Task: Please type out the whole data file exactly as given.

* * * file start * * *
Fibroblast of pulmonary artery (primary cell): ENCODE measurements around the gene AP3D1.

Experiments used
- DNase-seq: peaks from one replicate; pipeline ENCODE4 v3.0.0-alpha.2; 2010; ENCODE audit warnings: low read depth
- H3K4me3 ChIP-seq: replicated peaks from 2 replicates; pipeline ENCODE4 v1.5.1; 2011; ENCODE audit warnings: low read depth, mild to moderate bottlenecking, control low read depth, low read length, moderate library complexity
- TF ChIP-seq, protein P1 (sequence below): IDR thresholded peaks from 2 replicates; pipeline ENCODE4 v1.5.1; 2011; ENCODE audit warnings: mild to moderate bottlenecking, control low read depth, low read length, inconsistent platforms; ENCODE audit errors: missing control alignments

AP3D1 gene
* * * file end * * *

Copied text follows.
Fibroblast of pulmonary artery (primary cell): ENCODE measurements around the gene AP3D1.

Experiments used
- DNase-seq: peaks from one replicate; pipeline ENCODE4 v3.0.0-alpha.2; 2010; ENCODE audit warnings: low read depth
- H3K4me3 ChIP-seq: replicated peaks from 2 replicates; pipeline ENCODE4 v1.5.1; 2011; ENCODE audit warnings: low read depth, mild to moderate bottlenecking, control low read depth, low read length, moderate library complexity
- TF ChIP-seq, protein P1 (sequence below): IDR thresholded peaks from 2 replicates; pipeline ENCODE4 v1.5.1; 2011; ENCODE audit warnings: mild to moderate bottlenecking, control low read depth, low read length, inconsistent platforms; ENCODE audit errors: missing control alignments

AP3D1 gene